Last edited: Sep 14, 2018
  10. FriedRice

    FriedRice Master Black Belt

    Joined:
    Nov 19, 2010
    Messages:
    1,061
    Likes Received:
    97
    Trophy Points:
    88
    Location:
    san jose
    Sounding mad though :D
     
  11. Rat

    Rat Blue Belt

    Joined:
    Jul 11, 2018
    Messages:
    219
    Likes Received:
    19
    Trophy Points:
    18
    "Jack of all trades, master of none,
    though oftentimes better than master of one."
    Thats another use of the same quote. It can be used to support or denounce general knowledge/not specializing.

    Its not that clear cut in every field/situation.



    (forgot to quote you in before posting, pahaha)
     
  12. Saheim

    Saheim Green Belt

    Joined:
    Nov 6, 2016
    Messages:
    116
    Likes Received:
    44
    Trophy Points:
    28
    Location:
    Kansas
    Absolutely Not! Not even close and I do not believe that was ever the intention of "hardcore karate"

    I dunno, maybe pilates, calisthenics, maybe gymnastics but not "hardcore karate".

    We are weaponizing our bodies to perform tasks they were never meant for. Harder bones, thicker skin, desensitized nerve ending, etc all for the purpose of using our body to structurally damage someone else's. Being healthy, in some areas, is a byproduct of this training NOT its purpose.

    Seriously, if you are looking for the best all round physical health, there are probably MANY better options.
     
    • Agree Agree x 2
  13. MetalBoar

    MetalBoar Yellow Belt

    Joined:
    Jun 23, 2018
    Messages:
    35
    Likes Received:
    25
    Trophy Points:
    18
    I think it's pretty accurate to say that to be a top MMA competitor you've got to be in pretty amazing shape, and that it's also true that in most cases you aren't going to get through a real military boot camp without being in some sort of reasonable shape. This doesn't necessarily make either of these, or other forms of "hard core" martial arts or military training the best, fastest, safest, or most efficient way to get in shape for a specific individual or for a specific goal.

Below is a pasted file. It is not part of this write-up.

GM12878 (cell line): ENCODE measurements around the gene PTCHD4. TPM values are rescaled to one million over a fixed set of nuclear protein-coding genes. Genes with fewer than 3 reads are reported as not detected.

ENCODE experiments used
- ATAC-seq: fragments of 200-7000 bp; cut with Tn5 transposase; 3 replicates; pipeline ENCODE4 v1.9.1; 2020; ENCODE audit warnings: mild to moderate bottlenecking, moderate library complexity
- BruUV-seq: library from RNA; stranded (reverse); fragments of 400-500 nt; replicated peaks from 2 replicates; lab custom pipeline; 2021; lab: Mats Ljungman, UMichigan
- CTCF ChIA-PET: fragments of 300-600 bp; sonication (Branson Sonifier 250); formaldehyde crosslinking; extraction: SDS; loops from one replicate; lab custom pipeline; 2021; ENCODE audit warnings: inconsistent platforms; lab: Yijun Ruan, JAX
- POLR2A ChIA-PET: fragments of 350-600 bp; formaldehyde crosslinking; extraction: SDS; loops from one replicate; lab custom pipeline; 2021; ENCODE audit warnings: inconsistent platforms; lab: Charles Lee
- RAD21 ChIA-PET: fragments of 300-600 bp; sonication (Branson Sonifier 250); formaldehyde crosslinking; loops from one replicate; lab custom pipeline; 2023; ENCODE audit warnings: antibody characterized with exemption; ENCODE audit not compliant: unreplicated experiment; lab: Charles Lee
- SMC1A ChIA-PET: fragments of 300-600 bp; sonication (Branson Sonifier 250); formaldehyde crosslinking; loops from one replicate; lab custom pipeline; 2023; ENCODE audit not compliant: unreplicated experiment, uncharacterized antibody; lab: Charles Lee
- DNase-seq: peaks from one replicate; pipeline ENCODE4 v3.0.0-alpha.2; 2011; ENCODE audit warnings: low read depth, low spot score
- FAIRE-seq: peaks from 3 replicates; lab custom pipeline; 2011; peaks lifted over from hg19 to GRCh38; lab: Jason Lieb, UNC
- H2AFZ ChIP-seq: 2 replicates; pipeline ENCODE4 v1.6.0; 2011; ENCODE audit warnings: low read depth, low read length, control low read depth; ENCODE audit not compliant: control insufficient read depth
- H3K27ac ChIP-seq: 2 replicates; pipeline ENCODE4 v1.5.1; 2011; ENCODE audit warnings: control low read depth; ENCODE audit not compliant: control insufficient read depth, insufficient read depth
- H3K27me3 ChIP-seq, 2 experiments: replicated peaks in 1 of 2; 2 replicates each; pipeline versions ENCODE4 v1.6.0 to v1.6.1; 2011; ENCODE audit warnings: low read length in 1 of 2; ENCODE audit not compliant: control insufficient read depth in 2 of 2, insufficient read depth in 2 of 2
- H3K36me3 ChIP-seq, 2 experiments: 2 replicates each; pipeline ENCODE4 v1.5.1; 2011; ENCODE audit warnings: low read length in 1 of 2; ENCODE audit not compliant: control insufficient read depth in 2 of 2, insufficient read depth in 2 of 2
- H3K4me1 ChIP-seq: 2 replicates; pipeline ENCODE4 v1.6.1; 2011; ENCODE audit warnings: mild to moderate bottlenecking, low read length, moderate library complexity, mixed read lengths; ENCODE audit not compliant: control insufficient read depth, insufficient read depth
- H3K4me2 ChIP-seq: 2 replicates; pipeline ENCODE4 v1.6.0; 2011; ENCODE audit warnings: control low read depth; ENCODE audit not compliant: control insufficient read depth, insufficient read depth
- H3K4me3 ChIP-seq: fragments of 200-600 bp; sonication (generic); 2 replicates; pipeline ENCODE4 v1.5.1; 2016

Military training is definitely not the most efficient way for an individual to get in shape. It's an efficient way for governments to get large numbers of young people in adequate shape for the work they'll be called upon to do, while at the same time instilling a necessary response to their superiors, mental toughness and indoctrination into military organization - all while providing basic skills training with weaponry, etc. It's designed to work well enough, fast enough, for enough young people to become fit enough, without washing out an excessive number of potential service members.

    Now elite units may get much more training, but even then it's focused on the job role, not the individual. And with elite units especially, survivor bias (Survivorship bias - Wikipedia) plays an enormous role in appearances. You don't get to be a US Navy SEAL if you can't hack the training, so if you are a SEAL you're going to be in pretty great shape, people who are incapable of doing the training don't get to be SEAL's. It also means that if you have the potential to make it as a SEAL you're likely to get great results from lots of different training programs that only produce mediocre or poor results for other people who couldn't make it as SEAL's.

    Survivor bias is also huge in any pro sport, be it pro level MMA, soccer, basketball, Olympic champion, whatever. If you can make it at that level not only have you trained really hard, you are gifted with tremendous genetics for that activity. This presents in a lot of different ways, some of them obvious and some less so. For the obvious; You don't get to play in the NBA if you're 5'5" pretty much no matter how skilled you are at basketball. At the same time, at the elite level that is the NBA, you still don't get to play if you're 7' 2" and aren't amazing at basketball. Going further, it's obvious to pretty much everyone that no matter how much you play basketball and how early you start it isn't going to make you taller, though it'll probably give you better wind and stronger legs.

    Strangely, people can't seem to figure this out when it comes to most other athletic activities. I regularly hear people say things like, "I want to have the long, lean body of an Olympic swimmer so I'm going to swim". And sure, swimming can help with that lean part as could basketball or MMA, but Olympic swimmers mainly all have the same kind of body because that's the best body type for an Olympic swimmer and just like basketball, people who don't have that body type don't make it to the Olympics for swimming. The most frustrating for me personally is when people tell me they don't want to lift weights or do resistance training because they don't want to look like Mr. Olympia. As if looking anything even vaguely like Mr. Olympia didn't take an extraordinary combination of very unusual genes, tremendous work, and an exotic cocktail of steroids and hormone use.